The State of Short-Term Mean-Reversion: July, 2009
This is the first in what will be a monthly health check of short-term mean-reversion in the US market.
Short-term mean-reversion (by “short-term”, think for example RSI(2)) is so important to what we swing-traders are doing right now because at this moment in history, it’s the most effective (directional) trade.
But here’s the kicker: around the turn of the century short-term MR radically evolved, and it’s only a matter of time before everything is turned on its head again (read more and more). This monthly report aims to foresee that next evolution.
There are infinite ways traders are playing short-term MR: RSI(2), stochastics, fast MAs, DV(2), etc. so we need a single gauge of short-term MR that can serve as a proxy for all. I think that proxy should be daily mean-reversion in the S&P 500, or put another way, the tendency of up days to be followed by down days, and vice-versa.
We’ve talked about daily MR ad infinitum. It’s not appropriate for actual trading (it’s too volatile, drawdown prone, and weak relative to trading frictions), but its evolution from being momentum-driven in the last century to MR-driven in this century, is a near perfect match with the evolution we see in all other very short-term indicators, because conceptually, this tendency for the market to retrace very recent gains is exactly why all of these short-term indicators work the way they do.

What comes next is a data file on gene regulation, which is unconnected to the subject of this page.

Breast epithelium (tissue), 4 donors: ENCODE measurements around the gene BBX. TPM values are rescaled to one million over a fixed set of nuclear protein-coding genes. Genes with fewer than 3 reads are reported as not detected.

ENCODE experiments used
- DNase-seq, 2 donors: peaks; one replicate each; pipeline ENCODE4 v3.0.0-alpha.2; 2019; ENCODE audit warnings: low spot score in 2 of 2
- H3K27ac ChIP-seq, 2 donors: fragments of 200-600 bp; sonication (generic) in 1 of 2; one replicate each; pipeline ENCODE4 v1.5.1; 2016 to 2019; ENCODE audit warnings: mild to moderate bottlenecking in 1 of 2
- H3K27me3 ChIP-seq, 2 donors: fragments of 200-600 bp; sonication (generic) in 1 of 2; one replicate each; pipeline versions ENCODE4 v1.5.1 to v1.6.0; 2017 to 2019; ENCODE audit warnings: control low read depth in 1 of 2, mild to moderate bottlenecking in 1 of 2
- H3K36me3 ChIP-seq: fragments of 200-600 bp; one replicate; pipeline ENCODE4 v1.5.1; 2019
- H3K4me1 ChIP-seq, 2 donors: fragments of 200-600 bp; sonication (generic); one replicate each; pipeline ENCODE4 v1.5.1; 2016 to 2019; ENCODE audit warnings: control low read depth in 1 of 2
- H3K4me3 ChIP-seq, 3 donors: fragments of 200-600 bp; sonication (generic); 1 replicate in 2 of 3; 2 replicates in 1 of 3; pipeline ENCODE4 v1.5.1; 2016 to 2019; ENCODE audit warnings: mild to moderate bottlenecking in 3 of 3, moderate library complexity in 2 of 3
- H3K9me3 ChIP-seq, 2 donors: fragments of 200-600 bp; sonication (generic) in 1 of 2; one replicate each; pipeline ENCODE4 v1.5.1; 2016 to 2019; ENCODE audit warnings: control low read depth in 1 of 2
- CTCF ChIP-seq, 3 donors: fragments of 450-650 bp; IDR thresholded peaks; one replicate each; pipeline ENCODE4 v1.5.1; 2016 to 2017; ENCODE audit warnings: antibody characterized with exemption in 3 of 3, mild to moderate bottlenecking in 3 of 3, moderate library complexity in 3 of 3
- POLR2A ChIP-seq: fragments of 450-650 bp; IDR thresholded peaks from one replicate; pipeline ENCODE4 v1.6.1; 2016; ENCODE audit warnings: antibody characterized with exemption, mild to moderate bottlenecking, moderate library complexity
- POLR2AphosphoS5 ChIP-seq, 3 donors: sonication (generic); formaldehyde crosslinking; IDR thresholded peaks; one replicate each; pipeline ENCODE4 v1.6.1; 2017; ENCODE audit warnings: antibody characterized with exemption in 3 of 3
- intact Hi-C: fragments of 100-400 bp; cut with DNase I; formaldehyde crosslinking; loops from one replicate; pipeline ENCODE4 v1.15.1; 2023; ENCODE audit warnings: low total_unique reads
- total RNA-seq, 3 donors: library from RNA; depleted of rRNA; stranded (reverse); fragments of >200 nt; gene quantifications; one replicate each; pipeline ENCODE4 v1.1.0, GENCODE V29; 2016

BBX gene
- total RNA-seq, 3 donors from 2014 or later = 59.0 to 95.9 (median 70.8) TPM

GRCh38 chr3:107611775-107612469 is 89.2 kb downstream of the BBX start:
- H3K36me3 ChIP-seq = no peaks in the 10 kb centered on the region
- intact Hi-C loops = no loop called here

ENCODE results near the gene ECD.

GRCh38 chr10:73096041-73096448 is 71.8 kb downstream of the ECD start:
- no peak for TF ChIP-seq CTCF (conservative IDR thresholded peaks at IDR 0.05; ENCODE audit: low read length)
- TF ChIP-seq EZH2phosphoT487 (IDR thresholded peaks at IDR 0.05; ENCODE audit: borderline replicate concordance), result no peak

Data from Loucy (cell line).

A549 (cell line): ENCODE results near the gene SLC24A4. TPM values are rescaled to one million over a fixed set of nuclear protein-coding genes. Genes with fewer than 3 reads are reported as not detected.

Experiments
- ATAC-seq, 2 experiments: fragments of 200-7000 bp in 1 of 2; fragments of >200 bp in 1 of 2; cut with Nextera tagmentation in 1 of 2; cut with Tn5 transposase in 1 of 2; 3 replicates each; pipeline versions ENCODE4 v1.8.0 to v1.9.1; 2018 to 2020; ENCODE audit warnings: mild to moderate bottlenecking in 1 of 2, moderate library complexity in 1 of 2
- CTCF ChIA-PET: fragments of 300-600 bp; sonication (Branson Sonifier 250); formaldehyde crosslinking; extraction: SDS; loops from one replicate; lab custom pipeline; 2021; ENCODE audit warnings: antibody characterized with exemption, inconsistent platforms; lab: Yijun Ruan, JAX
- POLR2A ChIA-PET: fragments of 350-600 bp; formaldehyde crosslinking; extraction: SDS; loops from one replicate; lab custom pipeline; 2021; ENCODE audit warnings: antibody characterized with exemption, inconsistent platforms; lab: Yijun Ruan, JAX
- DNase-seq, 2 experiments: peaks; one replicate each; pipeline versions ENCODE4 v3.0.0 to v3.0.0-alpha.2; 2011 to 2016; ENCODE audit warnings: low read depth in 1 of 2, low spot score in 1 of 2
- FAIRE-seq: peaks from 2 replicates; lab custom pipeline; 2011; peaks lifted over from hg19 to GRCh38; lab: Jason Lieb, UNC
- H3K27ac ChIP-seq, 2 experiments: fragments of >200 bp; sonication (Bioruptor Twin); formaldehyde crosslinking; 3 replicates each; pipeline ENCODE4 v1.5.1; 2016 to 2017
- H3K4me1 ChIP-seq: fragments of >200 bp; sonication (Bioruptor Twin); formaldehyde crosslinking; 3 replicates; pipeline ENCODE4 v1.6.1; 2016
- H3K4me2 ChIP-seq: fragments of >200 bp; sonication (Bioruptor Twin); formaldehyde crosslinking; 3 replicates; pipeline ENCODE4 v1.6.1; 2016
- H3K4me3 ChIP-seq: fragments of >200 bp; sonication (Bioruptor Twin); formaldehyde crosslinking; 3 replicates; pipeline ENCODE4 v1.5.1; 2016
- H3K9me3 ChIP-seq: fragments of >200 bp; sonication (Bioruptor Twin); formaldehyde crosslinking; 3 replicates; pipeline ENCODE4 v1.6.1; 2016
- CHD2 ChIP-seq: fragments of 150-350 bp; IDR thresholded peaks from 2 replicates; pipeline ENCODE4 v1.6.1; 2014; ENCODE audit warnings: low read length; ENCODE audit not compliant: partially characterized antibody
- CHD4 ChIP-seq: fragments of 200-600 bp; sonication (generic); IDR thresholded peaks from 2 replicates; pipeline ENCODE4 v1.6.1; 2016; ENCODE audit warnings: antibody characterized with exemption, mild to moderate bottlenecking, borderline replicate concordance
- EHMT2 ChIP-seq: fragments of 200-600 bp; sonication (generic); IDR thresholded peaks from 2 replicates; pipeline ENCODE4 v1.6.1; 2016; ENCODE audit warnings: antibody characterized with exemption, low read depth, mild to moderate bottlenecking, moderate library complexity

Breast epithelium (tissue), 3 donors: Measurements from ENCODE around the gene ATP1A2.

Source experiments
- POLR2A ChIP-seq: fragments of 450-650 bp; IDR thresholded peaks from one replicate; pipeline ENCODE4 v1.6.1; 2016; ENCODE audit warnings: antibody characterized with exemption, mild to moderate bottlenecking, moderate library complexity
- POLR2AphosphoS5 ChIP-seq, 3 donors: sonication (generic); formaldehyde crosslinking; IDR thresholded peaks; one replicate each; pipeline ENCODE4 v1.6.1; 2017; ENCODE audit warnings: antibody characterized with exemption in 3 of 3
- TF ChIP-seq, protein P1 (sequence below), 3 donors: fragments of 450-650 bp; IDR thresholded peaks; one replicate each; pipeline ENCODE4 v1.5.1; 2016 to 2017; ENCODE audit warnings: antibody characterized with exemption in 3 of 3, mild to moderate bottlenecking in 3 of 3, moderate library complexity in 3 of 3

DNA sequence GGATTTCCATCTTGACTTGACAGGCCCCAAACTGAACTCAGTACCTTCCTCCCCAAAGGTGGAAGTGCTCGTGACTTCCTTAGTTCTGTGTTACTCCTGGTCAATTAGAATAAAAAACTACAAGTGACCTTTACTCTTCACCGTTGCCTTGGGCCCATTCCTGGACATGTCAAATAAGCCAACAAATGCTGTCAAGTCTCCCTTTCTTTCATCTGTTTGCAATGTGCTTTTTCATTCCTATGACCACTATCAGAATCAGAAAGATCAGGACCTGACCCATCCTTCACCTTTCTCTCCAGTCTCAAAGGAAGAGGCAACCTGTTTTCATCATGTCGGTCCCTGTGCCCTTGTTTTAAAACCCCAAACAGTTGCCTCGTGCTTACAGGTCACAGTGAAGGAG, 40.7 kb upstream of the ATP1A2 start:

The report will consist of three charts, each showing the monthly results of trading a daily MR strategy, in terms of (a) average daily return, (b) return versus volatility, and (c) win percentage.
The proxy strategy will be: go long the S&P 500 at today’s close if the index closed down today and short if it closed up.
The first chart shows the strategy’s (frictionless) average daily return from 2004 by month. I’ve also included 1-year (red) and 5-year (blue) averages for perspective, and highlighted the most recent month in dark grey.
Daily MR appears to have become considerably stronger in early 2007, but that’s a little misleading, because a good bit of that bump is a result of increased volatility in the market (rather than an increase in the effectiveness of the strategy), so of all three charts, I think this one is the least useful.
The second chart attempts to compensate for that increase in market volatility by dividing the average daily return each month, by the standard deviation of daily returns (a simple risk-adjusted measure).
Here daily MR still tests stronger over the last year and a half, but not to the same degree it did when we just looked at pure return.
Finally, the third chart shows strategy results in terms of win percentage, and is trying to capture to what degree daily MR is binary and to what degree it’s a function of winning days being larger than losing ones. The former would benefit strategies like daily MR or unbounded DV(2), while the latter might benefit strategies that took advantage of “stretched” markets like extreme RSI(2).
So what is the current state of short-term mean-reversion?
Alive and well.
Across all three metrics 1-year averages (red) trounce 5-year averages (blue), July outperformed the averages for the two most important metrics (return vs volatility and win %), and no significant downtrend is afoot.
I sincerely hope that every report is as clear cut as this one, but when it isn’t (and one day it won’t be), I hope that we’re all a bit more prepared.
Filed under: State of Short-term MR | 27 Comments